Choice and Configuration of your DSL Modem

Consider your requirements carefully when selecting your DSL modem. The ‘free’ modem offered as part of your set-up package by your new ADSL service provider may not meet all your needs. Likewise, the most expensive one may provide capabilities you don’t need and thereby generate unnecessary expense. Remember: even if the DSL modem is provided for free: under most countries’ telecommunications laws, the DSL modem (as CPE = customer premises equipment) to be owned by you the customer: it’s yours, and if you change ADSL service provider you can ‘take it with you’! Since the modems are standard equipment, they will generally work on other providers networks.


When choosing a DSL modem, look out for:



DSL Modem feature


things to look out for

Basic DSL modem requirements

4          The modem should support standard ADSL (ITU-T recommendations G.992.1 and G.992.2)

4          Standard ADSL provides a downstream bitrate up to 8 Mbit/s and upstream up to at least 576 kbit/s

4          The modem you choose should support the bitrates you require now and the bitrates you foresee that you might require in future

4          ADSL2+: Since ADSL2+ is fast becoming the ‘standard’ method of providing ADSL amongst the ADSL service providers, I recommend that you ensure that any new modem you purchase is ADSL2+ compatible

Mandatory Connections – Every DSL modem should have at least three connections

4          Power connection

4          DSL network connection to DSL splitter or DSL filter and thus to ADSL network. This is usually a rectangular 8-pin RJ-45 socket

4          Ethernet 10/100baseT LAN connection for connecting your PC or LAN (RJ-45 socket also. [Ensure that your modem has at least one LAN cable connection, even if it also offers WLAN (IEEE 802.11)]

Essential Capabilities – you should ensure that your DSL modem has the following capabilities built in:

4          Router function

4          PPPoE (PPP over Ethernet) – this is essential in order your PC can establish the ADSL connection to your ADSL provider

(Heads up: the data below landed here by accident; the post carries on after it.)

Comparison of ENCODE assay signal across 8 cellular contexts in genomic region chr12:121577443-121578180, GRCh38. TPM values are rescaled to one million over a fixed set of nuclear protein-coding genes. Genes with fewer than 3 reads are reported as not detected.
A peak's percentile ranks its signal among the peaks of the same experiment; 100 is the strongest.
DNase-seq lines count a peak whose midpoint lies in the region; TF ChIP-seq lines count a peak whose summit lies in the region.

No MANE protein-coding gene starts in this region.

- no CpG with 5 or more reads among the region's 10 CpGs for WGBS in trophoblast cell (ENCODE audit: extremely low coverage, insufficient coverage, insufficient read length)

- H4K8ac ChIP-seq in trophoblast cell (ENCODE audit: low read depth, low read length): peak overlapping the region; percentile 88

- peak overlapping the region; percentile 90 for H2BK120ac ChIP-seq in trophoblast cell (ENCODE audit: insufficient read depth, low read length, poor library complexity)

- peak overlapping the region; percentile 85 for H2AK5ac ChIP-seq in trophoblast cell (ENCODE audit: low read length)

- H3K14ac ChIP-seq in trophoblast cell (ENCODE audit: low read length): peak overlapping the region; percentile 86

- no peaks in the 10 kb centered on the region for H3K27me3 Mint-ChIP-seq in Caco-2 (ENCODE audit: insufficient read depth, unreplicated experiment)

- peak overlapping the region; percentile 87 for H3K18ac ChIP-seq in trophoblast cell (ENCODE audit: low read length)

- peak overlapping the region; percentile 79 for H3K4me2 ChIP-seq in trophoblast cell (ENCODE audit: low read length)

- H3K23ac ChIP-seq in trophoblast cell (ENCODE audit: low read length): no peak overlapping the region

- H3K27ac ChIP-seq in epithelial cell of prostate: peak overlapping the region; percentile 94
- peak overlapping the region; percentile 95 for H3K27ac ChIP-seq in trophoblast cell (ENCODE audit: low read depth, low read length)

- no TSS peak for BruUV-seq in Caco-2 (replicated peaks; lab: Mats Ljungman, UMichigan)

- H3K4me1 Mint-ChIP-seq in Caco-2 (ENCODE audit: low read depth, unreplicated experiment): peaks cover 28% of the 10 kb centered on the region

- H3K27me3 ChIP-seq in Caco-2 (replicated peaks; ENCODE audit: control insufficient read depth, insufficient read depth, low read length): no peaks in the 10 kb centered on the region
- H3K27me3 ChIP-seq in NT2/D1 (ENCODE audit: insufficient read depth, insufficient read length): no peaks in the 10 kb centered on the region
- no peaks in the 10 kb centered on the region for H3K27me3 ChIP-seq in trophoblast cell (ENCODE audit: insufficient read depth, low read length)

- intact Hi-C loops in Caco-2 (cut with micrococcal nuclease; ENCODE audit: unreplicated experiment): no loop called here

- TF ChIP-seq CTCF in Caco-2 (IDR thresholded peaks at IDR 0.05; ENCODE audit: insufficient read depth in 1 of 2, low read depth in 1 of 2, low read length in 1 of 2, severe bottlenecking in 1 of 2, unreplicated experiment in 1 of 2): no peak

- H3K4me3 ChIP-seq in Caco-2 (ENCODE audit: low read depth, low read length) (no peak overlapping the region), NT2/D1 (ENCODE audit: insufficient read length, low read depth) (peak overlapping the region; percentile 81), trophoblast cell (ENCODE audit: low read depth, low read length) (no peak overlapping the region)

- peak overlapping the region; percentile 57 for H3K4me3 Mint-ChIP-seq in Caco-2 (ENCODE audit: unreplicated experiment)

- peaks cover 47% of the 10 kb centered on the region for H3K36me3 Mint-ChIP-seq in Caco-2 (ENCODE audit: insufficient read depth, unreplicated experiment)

4          DHCP server function (dynamic host control protocol) this may not be explicitly stated on the box, but is mostly included when a router is included)

4          NAT (network address translation) is an essential requirement of the router if you intend to connect more than one PC via a LAN to your ADSL connection. The NAT function converts the ‘private IP address’ used in the local LAN to the ‘public IP address’ issued by your ISP which you need when accessing the Internet.

4          Firewall function – your DSL modem should have at least a simple firewall function for preventing access to the files on your PC or LAN by unauthorised external Internet users

4          Web management interface – this allows you to access your DSL modem easily using an Internet browser software (e.g. Internet Explorer or Firefox) to configure your ADSL conenction for service and change settings (e.g. firewall settings) if required

Optional features – you may consider the following features to be advantageous

4          WLAN hub built-in

4          LAN switch built-in

4          Internet telephony function built-in


(Wireless LAN – otherwise known as WiFi or IEEE 802.11)

4          WLAN allows for wireless connection and networking of your PC and various computer peripherals (e.g. scanner, printer, external harddrive etc.)